As parents we spend every waking hour protecting, teaching and caring for our children, cleaning up after them and preparing ahead of them. It's a job that you can't do half-heartedly. It has a way of bringing you down a peg literally moments after it has you peeling yourself off the ceiling, I could have just said it's a roller-coaster but they only last two minutes.
The success I experience in my working and domestic life work in tandem. The more I work the more space I can afford to buy us in our home environment. The higher up the ladder I climb the less hours I have to do for more, it's the point to any career, working your way up, starting on £12,000 per annum as a general dogsbody, learning the ropes so that one day you have the tools to go and run the company, charge for your expert opinion, deliver the guaranteed results you have proven to accomplish.
I have recently encountered the perfect contradiction, when work is so beautiful in one respect yet so painfully difficult when looking at it from a very different point of view. Well that moment occurs when work takes you on a eight day trip to the Maldives...
Personally, parental obligations to one side, you'd say I'd had it good. I don't quite know where I am on that ladder but I do see clearly that I am climbing at pace.
To get paid, to financially gain from being taken to an unimaginably beautiful group of islands in the Indian Ocean, to say a few words to camera whilst parading along the beach in my swimming trunks, constitutes progress from my days growing up in a block of flats. You could say my luck is well and truly in.
Chilling in The Maldives
I've believed in my dreams and worked tirelessly. From being branded as reality TV show fodder to get to the stage of presenting regularly, where I'm the person chosen to front such a shoot ahead of many others that are only too willing. My dad once wrote in my 21st birthday card, "earn respect through hard work and endeavour". I think they are great words and I've taken them on as my own.
Now before you either shout "alright Jeff, good for you!" in a sarcastic tone (or in a genuinely pleased for me riposte, for which I thank you) I'm not dropping locations like 'the Maldives' on your toes for little purpose, here comes the leveller, the concrete boots, the bubble bursting truth that makes the trip so bitter-sweet. Being that I'm not without responsibilities in life, just how does such a result make me feel about my role as a parent?
Guilty, thinking of parallels... like I've not brought them any Christmas presents yet? Maybe like I went on holiday and left them at home... Most likely that I'm experiencing something magnificent without them! Simply put, I feel like I'm letting them down. I'm not there to pack them of to school or to tuck them into bed and that niggles me.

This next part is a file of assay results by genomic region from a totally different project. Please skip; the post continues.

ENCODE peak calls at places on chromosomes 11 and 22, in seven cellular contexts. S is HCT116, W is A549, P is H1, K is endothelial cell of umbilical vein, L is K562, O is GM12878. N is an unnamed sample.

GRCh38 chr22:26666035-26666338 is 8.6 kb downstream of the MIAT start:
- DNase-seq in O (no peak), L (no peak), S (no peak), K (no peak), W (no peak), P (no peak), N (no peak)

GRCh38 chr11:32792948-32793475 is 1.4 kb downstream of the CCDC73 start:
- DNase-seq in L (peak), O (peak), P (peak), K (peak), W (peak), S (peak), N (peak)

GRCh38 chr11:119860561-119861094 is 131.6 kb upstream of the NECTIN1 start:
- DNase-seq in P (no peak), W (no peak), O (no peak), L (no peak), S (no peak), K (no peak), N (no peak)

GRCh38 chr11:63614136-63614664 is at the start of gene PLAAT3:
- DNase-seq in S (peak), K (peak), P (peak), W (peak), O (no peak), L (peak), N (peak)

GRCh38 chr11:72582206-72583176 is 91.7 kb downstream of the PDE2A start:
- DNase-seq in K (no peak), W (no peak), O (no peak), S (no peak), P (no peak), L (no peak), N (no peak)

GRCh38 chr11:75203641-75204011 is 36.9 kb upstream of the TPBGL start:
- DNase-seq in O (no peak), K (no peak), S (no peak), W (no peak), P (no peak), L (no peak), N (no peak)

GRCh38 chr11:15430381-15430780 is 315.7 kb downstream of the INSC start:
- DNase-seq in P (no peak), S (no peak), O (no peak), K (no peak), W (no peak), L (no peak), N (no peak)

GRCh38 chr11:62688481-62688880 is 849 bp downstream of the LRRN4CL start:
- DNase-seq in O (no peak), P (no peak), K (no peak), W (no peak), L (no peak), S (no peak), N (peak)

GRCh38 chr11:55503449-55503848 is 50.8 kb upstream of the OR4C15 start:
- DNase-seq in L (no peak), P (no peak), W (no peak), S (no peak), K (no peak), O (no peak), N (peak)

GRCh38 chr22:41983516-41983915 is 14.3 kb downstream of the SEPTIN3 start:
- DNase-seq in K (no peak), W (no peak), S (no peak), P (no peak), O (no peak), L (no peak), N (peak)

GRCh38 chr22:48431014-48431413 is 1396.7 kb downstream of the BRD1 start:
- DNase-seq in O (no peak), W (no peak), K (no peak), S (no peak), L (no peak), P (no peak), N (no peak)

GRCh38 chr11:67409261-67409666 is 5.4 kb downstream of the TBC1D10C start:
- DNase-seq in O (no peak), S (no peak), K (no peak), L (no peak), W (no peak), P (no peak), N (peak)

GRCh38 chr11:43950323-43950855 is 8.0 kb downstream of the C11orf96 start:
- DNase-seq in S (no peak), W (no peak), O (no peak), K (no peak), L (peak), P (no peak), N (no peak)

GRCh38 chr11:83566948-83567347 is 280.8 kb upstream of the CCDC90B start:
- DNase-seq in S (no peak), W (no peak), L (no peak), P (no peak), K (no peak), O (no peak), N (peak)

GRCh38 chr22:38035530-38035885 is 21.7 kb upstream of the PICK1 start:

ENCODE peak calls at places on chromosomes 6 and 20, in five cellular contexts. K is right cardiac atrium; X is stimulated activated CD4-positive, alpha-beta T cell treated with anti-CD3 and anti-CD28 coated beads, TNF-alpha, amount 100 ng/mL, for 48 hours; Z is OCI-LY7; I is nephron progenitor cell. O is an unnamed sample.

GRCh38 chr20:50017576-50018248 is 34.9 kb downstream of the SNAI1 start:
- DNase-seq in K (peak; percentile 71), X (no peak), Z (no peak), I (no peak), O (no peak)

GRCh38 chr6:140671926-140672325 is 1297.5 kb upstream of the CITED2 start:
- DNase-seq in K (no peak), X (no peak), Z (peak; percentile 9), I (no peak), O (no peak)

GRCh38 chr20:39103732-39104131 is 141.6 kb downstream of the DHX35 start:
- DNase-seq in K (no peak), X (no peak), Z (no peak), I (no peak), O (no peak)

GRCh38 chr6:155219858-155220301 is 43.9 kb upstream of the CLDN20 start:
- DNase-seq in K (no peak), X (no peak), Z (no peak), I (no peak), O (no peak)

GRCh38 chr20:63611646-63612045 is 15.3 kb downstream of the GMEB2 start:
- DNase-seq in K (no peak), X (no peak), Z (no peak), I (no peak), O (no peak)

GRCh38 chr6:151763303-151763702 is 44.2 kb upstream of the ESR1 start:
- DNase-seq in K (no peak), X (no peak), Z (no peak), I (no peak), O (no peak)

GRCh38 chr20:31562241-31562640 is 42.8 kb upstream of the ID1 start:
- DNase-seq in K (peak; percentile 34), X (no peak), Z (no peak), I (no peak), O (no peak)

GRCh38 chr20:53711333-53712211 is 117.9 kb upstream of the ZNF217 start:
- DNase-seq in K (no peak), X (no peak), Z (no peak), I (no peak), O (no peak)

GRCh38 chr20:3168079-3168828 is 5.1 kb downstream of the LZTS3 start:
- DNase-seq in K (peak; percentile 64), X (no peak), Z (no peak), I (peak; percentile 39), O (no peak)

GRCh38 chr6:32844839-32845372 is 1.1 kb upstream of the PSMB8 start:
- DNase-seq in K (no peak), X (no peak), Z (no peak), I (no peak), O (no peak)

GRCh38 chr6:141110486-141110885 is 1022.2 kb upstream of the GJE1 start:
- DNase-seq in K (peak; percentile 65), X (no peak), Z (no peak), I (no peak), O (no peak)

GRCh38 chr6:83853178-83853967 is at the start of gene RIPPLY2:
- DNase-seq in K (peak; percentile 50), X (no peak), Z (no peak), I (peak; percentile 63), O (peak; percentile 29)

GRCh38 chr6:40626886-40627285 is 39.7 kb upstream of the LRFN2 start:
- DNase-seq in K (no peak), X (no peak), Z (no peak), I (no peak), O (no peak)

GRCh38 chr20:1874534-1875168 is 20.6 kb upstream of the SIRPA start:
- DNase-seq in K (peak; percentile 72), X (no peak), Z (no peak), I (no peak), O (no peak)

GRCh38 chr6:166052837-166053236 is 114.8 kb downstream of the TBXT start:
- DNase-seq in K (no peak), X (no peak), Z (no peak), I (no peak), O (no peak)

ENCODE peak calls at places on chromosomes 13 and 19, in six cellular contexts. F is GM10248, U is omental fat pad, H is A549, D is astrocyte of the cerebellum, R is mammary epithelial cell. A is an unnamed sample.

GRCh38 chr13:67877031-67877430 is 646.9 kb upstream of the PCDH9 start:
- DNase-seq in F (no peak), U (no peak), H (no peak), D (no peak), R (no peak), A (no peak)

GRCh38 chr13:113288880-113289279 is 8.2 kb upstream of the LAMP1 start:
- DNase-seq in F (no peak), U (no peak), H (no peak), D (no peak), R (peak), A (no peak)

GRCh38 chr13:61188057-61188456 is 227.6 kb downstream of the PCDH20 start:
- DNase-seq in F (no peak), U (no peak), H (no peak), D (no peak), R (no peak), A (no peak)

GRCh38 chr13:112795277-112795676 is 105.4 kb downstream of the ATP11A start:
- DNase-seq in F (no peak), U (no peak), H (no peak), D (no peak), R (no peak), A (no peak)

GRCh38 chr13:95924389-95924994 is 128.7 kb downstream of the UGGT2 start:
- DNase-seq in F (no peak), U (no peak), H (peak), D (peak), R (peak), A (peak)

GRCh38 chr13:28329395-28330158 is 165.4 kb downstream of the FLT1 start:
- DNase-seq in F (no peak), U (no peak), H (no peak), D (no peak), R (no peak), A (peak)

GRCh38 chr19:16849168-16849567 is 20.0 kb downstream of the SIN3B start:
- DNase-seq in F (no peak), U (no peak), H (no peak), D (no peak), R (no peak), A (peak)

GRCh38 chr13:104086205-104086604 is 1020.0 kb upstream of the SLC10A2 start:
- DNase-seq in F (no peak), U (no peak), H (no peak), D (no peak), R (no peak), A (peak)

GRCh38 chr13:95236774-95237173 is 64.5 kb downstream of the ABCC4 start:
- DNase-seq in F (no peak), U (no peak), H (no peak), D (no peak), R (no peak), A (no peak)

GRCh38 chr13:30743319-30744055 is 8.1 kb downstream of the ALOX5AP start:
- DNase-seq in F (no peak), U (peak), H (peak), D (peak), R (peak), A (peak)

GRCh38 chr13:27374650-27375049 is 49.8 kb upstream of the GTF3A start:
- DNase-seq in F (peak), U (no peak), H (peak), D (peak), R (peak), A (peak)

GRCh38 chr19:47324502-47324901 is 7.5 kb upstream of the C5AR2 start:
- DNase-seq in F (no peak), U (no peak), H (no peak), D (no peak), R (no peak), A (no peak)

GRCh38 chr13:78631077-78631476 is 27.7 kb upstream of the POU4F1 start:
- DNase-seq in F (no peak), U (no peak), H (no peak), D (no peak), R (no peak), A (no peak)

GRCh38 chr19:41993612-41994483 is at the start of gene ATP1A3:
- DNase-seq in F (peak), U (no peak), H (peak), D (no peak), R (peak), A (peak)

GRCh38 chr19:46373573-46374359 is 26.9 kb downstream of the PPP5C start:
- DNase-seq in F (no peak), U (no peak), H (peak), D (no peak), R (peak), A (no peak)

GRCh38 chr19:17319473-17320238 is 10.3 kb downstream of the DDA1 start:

I know this is a common conundrum for the working parent, some of you soldier through your working day to come home and spend an hour at best with your child before they disappear to bed, some of you have to give up work in order to stay at home permanently because, you believe it's the only thing you can do, or the best thing to do.
It horrifies me, the thought that some people have to pay well over half of what they earn that day on childcare, effectively going to work for very little because they refuse to lose their independence to the welfare system. We all encounter similar choices as parents and it's down to us to find the right balance so we can feel justified in our actions because let's face it: it's harder to raise children since traditionalism went out the window but maybe we are happier for It? Down to every individual to answer that I think, my mum certainly was! 'Struggling with a smile' is probably an accurate description for her years as a single parent.
Mum got divorced along with most of the nation it seemed; now there are more single parents doing it on their own than ever before. We have developed an awareness that if we aren't happy we have the right to change that without being judged by society. With a positive such as understanding our freedom of choice comes an associated cost and that's that. Bringing up kids in modern times is a full time job in itself and then we want to go and have another full time job at the same time?! Working parents/professional jugglers? Same thing.
I recently read Bradley Wiggin's of cycling fame quote: "The body is like a screw that you keep turning, you never know what it's capable of until it snaps". The working parent has a longer screw than most, because we don't have a choice but to keep on turning (or screwing, but that's what brought us here in the first place!)
In retrospect, I am fortunate. I get to spend a huge amount of quality time with my children. We experience so much as a family, things I didn't as a child. Daddy's career grants us the time to make many of these experiences possible and gives us a quality of life and provides us with options for their future so I remind myself that it's not the destination I'm currently on a plane headed to, nor the eight days we spend apart, that should dictate my emotions. I'm proud of my balance because it works and I embrace the guilt, if it wasn't there my heart wouldn't be in the right place!
I can't end my piece until I have mentioned my mum and the fact that she makes this all possible. She makes herself exclusively available for those children and does it because she loves them, and me I guess. All parents know there are probably only a handful of people they would entrust with their children for such length of time. My career and the success of the children's upbringing cannot be credited solely to myself, we are a team and I take huge pride in sharing the spoils with the person we couldn't do without.
Thanks Mum.Suggest a correction